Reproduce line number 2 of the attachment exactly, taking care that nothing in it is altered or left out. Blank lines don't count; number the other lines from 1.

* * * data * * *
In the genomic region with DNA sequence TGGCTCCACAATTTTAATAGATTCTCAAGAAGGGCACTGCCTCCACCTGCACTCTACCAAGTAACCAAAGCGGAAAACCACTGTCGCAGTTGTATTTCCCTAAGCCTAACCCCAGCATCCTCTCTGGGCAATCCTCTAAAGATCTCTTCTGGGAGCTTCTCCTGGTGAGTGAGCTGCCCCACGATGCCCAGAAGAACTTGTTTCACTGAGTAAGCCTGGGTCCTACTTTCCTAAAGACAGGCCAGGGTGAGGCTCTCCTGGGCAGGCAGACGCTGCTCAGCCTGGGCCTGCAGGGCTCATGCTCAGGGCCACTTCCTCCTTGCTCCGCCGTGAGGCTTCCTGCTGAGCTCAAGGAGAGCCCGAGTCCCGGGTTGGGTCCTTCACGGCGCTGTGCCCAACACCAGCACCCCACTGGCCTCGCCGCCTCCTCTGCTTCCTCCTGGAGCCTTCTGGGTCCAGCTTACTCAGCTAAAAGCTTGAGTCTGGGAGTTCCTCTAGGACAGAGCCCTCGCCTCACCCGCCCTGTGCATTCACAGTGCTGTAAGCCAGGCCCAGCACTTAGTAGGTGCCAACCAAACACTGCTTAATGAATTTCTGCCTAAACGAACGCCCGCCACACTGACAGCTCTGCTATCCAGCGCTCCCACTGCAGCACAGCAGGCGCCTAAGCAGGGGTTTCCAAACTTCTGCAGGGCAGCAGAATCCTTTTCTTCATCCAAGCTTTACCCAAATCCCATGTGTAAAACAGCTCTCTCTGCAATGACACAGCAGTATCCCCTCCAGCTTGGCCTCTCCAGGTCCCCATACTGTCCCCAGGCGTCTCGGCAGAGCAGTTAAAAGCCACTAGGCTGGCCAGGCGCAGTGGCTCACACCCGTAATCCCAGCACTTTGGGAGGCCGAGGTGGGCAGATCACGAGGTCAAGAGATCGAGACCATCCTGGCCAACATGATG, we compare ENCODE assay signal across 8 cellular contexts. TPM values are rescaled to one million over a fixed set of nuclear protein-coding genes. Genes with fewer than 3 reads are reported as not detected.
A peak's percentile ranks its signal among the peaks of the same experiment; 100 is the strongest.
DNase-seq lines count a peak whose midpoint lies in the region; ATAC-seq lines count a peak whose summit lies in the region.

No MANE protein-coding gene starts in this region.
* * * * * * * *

A peak's percentile ranks its signal among the peaks of the same experiment; 100 is the strongest.